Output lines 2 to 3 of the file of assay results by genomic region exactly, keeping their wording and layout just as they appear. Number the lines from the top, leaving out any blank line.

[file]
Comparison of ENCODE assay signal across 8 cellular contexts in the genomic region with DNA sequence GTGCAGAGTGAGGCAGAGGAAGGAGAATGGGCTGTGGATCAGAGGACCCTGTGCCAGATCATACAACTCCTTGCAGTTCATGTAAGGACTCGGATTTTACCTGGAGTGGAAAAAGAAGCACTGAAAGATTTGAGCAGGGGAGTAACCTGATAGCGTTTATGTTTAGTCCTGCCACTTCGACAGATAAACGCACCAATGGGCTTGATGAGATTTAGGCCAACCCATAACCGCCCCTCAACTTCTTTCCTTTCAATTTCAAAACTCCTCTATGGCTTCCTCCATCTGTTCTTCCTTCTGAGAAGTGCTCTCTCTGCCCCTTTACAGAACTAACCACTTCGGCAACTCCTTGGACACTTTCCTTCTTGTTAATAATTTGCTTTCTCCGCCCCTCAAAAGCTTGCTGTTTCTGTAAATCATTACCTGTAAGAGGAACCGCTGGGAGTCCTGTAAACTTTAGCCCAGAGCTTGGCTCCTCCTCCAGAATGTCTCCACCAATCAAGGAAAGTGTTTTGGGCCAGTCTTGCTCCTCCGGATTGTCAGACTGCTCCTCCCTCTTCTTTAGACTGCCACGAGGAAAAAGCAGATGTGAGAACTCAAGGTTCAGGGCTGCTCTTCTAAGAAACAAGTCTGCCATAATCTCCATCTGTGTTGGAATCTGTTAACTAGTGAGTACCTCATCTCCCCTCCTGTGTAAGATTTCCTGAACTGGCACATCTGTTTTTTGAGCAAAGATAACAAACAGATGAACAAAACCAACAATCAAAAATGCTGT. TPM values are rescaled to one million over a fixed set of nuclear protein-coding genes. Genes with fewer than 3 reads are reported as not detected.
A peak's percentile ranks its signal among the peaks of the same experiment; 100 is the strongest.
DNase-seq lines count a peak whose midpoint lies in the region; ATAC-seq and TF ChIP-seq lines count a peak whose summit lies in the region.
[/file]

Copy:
A peak's percentile ranks its signal among the peaks of the same experiment; 100 is the strongest.
DNase-seq lines count a peak whose midpoint lies in the region; ATAC-seq and TF ChIP-seq lines count a peak whose summit lies in the region.